If the stereotypical couponer is someone with a low-paying job who’s struggling to get by, the actual typical couponer would like you to know that they’re doing quite well, thank you.

The printable coupon provider RevTrax released a study today, in which it found that the more money a person has, the more likely they are to use printable coupons. “Areas with higher median income, more bachelor’s degrees, lower unemployment, and higher median age tend to have better activation rates,” the report reads, hence “dispelling the notion that consumers with lower incomes and less desirable job situations are the ones activating a higher percentage of coupons.”

It’s not surprising that lower-income people who may not have access to a computer aren’t printing a whole lot of coupons. And it’s not particularly surprising that higher-income people redeem more coupons overall – it’s a counterintuitive trend that’s been noted before. In April, a MarketTools survey found that nearly half of higher-income people said they used coupons nearly all the time, compared to 38% of lower-income people. A 2010 survey conducted by Coupons.com concluded that “digital coupon users are more educated and have higher household incomes than newspaper coupon users and the overall general public.” And back in 2009, Nielsen released research that found more affluent consumers “are considered super heavy coupon users,” while “those likely to be low- or non-coupon users: low-income, one-member households, male-only head of households, African-Americans and Hispanic consumers, residents in rural and struggling urban areas.”


But those studies were conducted by simply asking questions and compiling people’s answers. RevTrax employed a much more complicated methodology for its report. “RevTrax recorded the locations of a large amount of digital coupon views and prints from January to April 2012,” it explains. “Each view and print location was linked to a county, and then each county was linked to numerous county characteristics.” Demographic data associated with those counties were then used, to make inferences about the types of people who were printing and using those coupons.

It may seem like a complicated way to reach essentially the same conclusions as the earlier studies. But it also pulls back the curtain a bit, revealing some of what companies like RevTrax know about us – such as “the locations of a large amount of digital coupon views and prints.” Many printable coupon users have seen the fine print on their coupons, including the date and time the coupon was printed, and possibly even their computer’s IP address. But that’s just the tip of the iceberg. A New York Times article from 2010 revealed how RevTrax and other printable coupon providers can embed your Facebook ID into a coupon, or include search terms that you used to find the coupon. “A retailer could know that Amy Smith printed a 15 percent-off coupon after searching for appliance discounts at Ebates.com on Friday at 1:30 p.m. and redeemed it later that afternoon at the store,” the Times reports.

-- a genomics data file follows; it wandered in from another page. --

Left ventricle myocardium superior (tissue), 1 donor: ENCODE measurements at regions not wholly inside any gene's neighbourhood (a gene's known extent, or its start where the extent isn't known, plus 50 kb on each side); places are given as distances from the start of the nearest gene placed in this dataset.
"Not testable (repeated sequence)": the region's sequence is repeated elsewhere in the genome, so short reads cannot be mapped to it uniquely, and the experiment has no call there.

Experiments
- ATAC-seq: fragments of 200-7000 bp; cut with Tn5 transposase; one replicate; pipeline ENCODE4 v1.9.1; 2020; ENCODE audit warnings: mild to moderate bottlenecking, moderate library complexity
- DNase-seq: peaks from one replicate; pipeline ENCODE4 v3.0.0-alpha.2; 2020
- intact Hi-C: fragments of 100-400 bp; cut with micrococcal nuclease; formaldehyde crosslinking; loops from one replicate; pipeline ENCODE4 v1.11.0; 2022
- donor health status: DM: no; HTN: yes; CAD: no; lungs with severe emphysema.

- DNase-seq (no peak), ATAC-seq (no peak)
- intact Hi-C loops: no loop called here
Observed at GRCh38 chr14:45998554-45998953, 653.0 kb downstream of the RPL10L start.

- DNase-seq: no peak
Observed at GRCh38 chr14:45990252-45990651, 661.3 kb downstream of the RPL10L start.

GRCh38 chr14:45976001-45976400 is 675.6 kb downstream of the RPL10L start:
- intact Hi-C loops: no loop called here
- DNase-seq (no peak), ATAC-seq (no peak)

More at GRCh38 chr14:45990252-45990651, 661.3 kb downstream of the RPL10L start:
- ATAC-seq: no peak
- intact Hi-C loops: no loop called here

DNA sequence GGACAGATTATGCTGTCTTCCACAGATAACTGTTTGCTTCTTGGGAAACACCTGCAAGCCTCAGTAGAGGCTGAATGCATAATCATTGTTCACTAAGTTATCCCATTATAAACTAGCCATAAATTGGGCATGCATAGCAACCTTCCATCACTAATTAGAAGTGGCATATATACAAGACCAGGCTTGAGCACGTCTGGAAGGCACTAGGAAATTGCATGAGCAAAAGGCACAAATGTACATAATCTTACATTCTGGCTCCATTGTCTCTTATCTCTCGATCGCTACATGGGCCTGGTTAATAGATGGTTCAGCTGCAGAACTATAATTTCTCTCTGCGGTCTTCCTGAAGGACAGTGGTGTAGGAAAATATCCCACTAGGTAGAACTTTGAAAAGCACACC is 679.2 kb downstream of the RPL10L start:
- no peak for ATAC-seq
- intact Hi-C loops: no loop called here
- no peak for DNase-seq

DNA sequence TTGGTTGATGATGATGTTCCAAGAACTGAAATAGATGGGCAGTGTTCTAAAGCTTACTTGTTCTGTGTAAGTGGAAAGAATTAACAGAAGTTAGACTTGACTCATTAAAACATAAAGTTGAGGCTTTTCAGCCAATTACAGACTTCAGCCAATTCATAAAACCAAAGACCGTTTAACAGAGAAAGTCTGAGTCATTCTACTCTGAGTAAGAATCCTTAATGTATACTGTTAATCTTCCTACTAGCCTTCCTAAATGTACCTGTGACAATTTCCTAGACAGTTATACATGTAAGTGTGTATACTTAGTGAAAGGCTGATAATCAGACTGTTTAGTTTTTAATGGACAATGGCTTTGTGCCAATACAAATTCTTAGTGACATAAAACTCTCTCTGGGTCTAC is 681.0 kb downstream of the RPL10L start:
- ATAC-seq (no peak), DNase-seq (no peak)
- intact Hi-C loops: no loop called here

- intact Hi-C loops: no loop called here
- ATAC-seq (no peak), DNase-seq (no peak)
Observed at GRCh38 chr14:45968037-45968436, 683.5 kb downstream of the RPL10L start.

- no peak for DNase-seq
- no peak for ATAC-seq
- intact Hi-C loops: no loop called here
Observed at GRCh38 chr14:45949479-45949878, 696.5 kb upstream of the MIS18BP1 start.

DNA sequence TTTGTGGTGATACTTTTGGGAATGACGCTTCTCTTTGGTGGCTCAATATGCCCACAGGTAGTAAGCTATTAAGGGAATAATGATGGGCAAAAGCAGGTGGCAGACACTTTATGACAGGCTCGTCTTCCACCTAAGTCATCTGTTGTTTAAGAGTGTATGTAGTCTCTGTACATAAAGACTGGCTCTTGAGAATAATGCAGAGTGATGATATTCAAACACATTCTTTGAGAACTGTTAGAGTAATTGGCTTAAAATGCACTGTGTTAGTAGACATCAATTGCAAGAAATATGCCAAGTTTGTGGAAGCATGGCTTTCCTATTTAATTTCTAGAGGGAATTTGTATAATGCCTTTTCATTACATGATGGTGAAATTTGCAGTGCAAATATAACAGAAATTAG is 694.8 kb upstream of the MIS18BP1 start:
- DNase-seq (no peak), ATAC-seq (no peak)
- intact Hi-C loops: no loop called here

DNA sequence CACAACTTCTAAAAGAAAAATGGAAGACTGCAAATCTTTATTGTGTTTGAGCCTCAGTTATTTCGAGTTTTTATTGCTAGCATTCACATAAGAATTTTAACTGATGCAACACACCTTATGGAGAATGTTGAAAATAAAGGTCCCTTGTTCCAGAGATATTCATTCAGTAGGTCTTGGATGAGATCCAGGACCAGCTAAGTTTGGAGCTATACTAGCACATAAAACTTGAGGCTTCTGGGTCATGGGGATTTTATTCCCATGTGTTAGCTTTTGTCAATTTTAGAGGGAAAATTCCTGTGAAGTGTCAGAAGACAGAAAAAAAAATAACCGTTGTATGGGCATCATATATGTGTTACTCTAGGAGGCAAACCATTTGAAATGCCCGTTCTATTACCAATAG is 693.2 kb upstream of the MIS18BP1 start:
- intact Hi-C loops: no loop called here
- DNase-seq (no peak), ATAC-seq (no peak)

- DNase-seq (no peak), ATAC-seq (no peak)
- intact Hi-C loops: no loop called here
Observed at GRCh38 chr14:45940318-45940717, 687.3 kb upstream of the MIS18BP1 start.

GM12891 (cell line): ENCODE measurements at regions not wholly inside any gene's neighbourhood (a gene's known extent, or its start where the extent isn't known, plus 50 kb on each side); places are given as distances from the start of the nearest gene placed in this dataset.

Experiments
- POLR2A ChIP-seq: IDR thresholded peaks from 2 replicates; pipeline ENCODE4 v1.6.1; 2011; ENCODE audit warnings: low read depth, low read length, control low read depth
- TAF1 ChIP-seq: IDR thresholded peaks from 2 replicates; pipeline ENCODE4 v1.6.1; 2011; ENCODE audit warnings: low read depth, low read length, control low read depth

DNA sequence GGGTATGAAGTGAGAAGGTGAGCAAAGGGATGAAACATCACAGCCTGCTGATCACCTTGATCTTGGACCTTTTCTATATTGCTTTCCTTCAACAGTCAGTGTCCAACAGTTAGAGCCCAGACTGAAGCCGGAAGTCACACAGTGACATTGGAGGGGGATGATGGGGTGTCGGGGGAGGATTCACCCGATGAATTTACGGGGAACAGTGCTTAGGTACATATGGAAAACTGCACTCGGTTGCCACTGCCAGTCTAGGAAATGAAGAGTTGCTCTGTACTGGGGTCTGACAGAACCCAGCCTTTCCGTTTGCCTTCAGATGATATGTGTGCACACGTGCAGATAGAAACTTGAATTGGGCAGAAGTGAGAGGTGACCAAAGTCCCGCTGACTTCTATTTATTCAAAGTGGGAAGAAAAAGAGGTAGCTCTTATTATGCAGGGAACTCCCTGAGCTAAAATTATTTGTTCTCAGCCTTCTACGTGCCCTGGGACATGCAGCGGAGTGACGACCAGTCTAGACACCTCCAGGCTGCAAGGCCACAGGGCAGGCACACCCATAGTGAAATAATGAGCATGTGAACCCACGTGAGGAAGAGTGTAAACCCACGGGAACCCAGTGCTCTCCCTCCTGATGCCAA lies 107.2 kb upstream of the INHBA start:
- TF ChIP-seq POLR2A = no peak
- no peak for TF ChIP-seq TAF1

It’s complicated, and perhaps a little creepy, but even RevTrax isn’t omniscient. It was RevTrax, after all, that was behind the ill-fated Toys “R” Us printable coupon earlier this month (read: “Toys ‘R’ Oops“). Cunning couponers took advantage of a RevTrax weakness that they’ve exploited in the past, using different internet browsers, and clearing their browsing history and cookies in order to bypass the coupon’s print limit and print as many as they wanted.

So the next time RevTrax does a study that involves pinpointing “the locations of a large amount of digital coupon views and prints”, it may well be studying a single household – one that made a killing at Toys “R” Us.

(Update: Check out the full-year 2012 coupon redemption statistics here.)

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